Our best friends are a lot like us in one way we wish they weren't -- they get cancer at about the same rate we do. According to the National Canine Cancer Foundation, half of all dogs over age 10 will die of some form of malignance. That glum cloud has a silver lining: Cancer in dogs has been extensively studied for what it can reveal about human cancers. Largely because of this, veterinary oncology is now so advanced that, if caught early, canine cancer can be treated with every expectation of a positive outcome.
Some canine cancers are triggered by overexposure to environmental hazards, says veterinarian and oncologist Barbara E. Kitchell of the University of Illinois Veterinary Medicine Teaching Hospital at Urbana. Compared with people, dogs have a higher incidence of nasal cancer, which Kitchell attributes to chemical carcinogens such as herbicides and pesticides that become concentrated in dogs' noses after being sniffed up from the ground. Overexposure to sunlight is a risk factor for skin cancer in dogs, especially short-haired, fair-skinned breeds. The characteristic coloring of one particular breed, the Dalmatian, illustrates the protection afforded by dark pigmentation. "In Dalmatians," says Kitchell, "the cancer will circle around a black spot and won't enter the black skin."
When dogs are bred primarily for attributes considered desirable by humans, gene pool diversity is restricted, making predisposition to specific kinds of cancer more likely. According to a 2013 study published in "ISRN Veterinary Science," osteosarcoma, or bone cancer, "almost exclusively affects the large and giant breeds" such as Rottweilers, Great Danes, Irish wolfhounds, greyhounds and Saint Bernards. Some breeds, including golden retrievers and boxers, have the bad luck of being susceptible to multiple varieties of malignancy. Beagles, Scottish terriers and Airedale terriers are vulnerable to tumors of the lower urinary tract. But the numbers don't tell the whole story, especially regarding mast cell tumors originating on the skin. When boxers, bulldog breeds and pugs get these, they're less likely to be serious than in Labrador retrievers, for whom the tumors tend to be more aggressive.
Signs and symptoms vary depending upon the type and location of the malignancy. Excessive drooling, bleeding from the mouth and trouble eating or swallowing may be signs of oral cancer, according to the National Canine Cancer Foundation, or NCCF. If a dog is having difficulty breathing, lung cancer could be the reason. Weight loss accompanied by vomiting or diarrhea could be symptomatic of cancers affecting the digestive system. If dogs start limping for no apparent reason, bone cancer might be the culprit. Any unusual lumps, growths or sores on your dog's body should be investigated by your vet. But be vigilant, says Dr. Kitchell of the University of Illinois, because some dogs hide their symptoms, determined to please their owners by continuing to do things they really aren't well enough to do.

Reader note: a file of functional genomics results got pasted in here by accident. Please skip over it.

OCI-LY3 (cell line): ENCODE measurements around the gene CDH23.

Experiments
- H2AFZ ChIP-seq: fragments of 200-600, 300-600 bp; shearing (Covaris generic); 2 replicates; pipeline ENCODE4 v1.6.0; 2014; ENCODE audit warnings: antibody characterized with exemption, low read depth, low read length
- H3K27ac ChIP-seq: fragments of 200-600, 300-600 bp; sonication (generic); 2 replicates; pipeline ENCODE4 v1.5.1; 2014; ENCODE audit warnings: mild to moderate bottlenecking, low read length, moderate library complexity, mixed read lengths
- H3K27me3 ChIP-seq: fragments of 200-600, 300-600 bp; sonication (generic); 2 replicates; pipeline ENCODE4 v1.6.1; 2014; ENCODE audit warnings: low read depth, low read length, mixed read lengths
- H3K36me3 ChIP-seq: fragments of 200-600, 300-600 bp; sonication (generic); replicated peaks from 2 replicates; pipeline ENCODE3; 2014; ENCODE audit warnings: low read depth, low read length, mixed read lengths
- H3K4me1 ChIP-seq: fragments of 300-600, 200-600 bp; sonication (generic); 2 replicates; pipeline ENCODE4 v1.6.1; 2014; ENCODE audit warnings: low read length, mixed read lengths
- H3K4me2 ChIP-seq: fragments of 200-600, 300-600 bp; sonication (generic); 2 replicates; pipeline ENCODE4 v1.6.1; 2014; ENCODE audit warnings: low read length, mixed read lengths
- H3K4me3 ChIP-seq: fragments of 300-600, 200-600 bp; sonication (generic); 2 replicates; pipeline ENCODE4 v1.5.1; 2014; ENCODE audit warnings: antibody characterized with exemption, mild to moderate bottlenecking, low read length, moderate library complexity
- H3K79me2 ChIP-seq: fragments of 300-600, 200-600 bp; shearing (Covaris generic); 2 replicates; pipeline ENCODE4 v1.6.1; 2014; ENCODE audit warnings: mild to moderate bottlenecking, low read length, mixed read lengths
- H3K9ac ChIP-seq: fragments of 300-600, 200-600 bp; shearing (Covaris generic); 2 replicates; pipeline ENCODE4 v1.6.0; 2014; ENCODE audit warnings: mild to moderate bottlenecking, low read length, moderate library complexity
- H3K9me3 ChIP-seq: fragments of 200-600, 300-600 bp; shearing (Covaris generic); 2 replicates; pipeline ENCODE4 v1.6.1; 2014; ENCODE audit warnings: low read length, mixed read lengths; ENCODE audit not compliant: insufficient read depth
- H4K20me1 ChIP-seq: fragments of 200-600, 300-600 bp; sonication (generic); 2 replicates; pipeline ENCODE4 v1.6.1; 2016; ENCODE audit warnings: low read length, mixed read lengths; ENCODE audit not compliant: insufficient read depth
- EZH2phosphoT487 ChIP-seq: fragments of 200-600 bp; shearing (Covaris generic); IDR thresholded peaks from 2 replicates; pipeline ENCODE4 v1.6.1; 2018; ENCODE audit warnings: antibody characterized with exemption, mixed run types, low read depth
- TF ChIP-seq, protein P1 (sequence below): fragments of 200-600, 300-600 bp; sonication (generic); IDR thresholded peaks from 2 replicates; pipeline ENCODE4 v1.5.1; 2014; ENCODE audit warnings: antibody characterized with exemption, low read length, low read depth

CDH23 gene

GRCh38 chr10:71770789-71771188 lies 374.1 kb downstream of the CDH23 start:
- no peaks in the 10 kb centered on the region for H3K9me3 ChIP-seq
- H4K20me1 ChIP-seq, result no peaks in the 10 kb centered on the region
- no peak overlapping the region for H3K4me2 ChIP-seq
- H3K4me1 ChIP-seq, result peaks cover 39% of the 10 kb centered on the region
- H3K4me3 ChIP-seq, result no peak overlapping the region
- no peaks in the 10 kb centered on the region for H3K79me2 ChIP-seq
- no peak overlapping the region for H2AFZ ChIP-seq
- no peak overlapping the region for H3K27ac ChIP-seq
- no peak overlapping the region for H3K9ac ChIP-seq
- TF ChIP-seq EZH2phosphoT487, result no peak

When detected early enough, many canine malignancies can be successfully treated using the same methods used on human cancer patients -- surgery, radiation and chemotherapy. Your vet, possibly in consultation with a veterinary oncologist, will be able to tell you whether the cancer remains localized or has spread, and offer a prognosis. From there, you may face some difficult decisions, financially as well as emotionally.
Like human cancer patients, every dog is unique, so many factors influence treatment costs. You can expect to spend about $200 for an initial evaluation, including diagnosis and discussions about treatment options. Surgery to remove a single tumor will start at about $1,500 but will run more if the tumor is located in a body cavity or hard-to-reach spot, says the NCCF. The dog's size will influence chemotherapy costs, but around $2,000 is average. If radiation is recommended, that will cost you around $5,000. On top of this, plan to spend an additional several hundred dollars on pain medications and antibiotics. Prices can vary widely between vets and treatment plans, so consult with more than one before going ahead.
- University of Illinois at Urbana-Champaign College of Veterinary Medicine: Cancer Risks in Cats and Dogs
- Science Daily: Variety of Genetic Risk Behind Bone Cancer in Dogs
- Wall Street Journal: When Cancer Comes With a Pedigree
- National Canine Cancer Foundation: Facts on Cancer
- ASPCA: Pet Care: Cancer
- ISRN Veterinary Science: Breed-Predispositions to Cancer in Pedigree Dogs
- New York Times: New Treatments to Save a Pet, but Questions About the Costs
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